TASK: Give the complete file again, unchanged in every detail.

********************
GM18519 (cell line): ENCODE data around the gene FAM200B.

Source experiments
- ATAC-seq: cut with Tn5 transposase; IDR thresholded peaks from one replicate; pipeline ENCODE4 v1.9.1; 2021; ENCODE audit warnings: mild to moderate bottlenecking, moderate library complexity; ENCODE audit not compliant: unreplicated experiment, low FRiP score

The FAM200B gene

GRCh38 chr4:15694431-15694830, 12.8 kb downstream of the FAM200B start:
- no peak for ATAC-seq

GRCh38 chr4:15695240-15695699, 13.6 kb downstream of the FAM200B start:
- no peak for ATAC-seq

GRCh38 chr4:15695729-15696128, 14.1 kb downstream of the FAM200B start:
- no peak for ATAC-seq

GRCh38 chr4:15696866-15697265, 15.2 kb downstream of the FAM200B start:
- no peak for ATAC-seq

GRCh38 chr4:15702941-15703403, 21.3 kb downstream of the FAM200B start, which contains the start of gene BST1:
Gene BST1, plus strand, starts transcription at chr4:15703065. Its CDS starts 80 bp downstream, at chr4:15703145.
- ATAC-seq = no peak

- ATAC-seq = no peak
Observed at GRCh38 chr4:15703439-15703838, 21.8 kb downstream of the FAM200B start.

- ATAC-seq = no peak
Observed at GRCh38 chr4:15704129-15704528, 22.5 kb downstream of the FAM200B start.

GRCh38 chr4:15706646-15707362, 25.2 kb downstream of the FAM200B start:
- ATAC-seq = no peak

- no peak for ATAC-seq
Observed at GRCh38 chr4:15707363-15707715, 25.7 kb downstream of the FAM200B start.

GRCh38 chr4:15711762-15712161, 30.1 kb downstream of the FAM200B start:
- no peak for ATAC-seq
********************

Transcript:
GM18519 (cell line): ENCODE data around the gene FAM200B.

Source experiments
- ATAC-seq: cut with Tn5 transposase; IDR thresholded peaks from one replicate; pipeline ENCODE4 v1.9.1; 2021; ENCODE audit warnings: mild to moderate bottlenecking, moderate library complexity; ENCODE audit not compliant: unreplicated experiment, low FRiP score

The FAM200B gene

GRCh38 chr4:15694431-15694830, 12.8 kb downstream of the FAM200B start:
- no peak for ATAC-seq

GRCh38 chr4:15695240-15695699, 13.6 kb downstream of the FAM200B start:
- no peak for ATAC-seq

GRCh38 chr4:15695729-15696128, 14.1 kb downstream of the FAM200B start:
- no peak for ATAC-seq

GRCh38 chr4:15696866-15697265, 15.2 kb downstream of the FAM200B start:
- no peak for ATAC-seq

GRCh38 chr4:15702941-15703403, 21.3 kb downstream of the FAM200B start, which contains the start of gene BST1:
Gene BST1, plus strand, starts transcription at chr4:15703065. Its CDS starts 80 bp downstream, at chr4:15703145.
- ATAC-seq = no peak

- ATAC-seq = no peak
Observed at GRCh38 chr4:15703439-15703838, 21.8 kb downstream of the FAM200B start.

- ATAC-seq = no peak
Observed at GRCh38 chr4:15704129-15704528, 22.5 kb downstream of the FAM200B start.

GRCh38 chr4:15706646-15707362, 25.2 kb downstream of the FAM200B start:
- ATAC-seq = no peak

- no peak for ATAC-seq
Observed at GRCh38 chr4:15707363-15707715, 25.7 kb downstream of the FAM200B start.

GRCh38 chr4:15711762-15712161, 30.1 kb downstream of the FAM200B start:
- no peak for ATAC-seq